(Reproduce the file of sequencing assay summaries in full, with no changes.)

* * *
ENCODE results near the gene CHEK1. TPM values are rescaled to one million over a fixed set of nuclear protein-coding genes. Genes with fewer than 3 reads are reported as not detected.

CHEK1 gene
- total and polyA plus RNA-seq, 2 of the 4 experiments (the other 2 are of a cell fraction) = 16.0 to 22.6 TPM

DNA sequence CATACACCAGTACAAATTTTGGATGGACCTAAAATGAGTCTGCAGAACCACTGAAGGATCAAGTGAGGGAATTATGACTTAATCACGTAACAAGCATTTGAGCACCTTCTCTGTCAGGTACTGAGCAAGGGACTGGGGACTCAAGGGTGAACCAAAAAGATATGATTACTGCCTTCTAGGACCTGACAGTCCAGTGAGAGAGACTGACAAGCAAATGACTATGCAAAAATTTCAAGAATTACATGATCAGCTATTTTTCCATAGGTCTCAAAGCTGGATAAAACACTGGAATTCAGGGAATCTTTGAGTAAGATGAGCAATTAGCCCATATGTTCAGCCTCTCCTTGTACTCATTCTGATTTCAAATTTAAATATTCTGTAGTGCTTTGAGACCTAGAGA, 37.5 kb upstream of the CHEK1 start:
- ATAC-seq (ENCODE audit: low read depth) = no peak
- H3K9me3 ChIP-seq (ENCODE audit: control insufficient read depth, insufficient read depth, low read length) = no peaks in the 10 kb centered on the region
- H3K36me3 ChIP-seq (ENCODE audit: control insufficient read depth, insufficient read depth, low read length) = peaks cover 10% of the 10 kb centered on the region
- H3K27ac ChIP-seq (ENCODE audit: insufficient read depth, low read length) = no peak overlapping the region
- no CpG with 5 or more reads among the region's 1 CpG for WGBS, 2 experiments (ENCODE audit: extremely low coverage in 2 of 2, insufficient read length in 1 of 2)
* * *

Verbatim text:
ENCODE results near the gene CHEK1. TPM values are rescaled to one million over a fixed set of nuclear protein-coding genes. Genes with fewer than 3 reads are reported as not detected.

CHEK1 gene
- total and polyA plus RNA-seq, 2 of the 4 experiments (the other 2 are of a cell fraction) = 16.0 to 22.6 TPM

DNA sequence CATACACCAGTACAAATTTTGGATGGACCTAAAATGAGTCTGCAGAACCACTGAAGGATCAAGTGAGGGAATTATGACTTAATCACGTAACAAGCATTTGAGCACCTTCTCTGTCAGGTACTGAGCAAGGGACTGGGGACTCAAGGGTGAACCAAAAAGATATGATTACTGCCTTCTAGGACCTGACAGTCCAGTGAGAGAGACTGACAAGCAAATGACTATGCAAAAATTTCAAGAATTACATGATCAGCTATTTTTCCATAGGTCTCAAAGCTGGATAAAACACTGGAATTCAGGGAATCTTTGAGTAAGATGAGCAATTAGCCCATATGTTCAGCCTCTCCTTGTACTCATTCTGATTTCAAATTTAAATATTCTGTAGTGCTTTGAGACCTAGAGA, 37.5 kb upstream of the CHEK1 start:
- ATAC-seq (ENCODE audit: low read depth) = no peak
- H3K9me3 ChIP-seq (ENCODE audit: control insufficient read depth, insufficient read depth, low read length) = no peaks in the 10 kb centered on the region
- H3K36me3 ChIP-seq (ENCODE audit: control insufficient read depth, insufficient read depth, low read length) = peaks cover 10% of the 10 kb centered on the region
- H3K27ac ChIP-seq (ENCODE audit: insufficient read depth, low read length) = no peak overlapping the region
- no CpG with 5 or more reads among the region's 1 CpG for WGBS, 2 experiments (ENCODE audit: extremely low coverage in 2 of 2, insufficient read length in 1 of 2)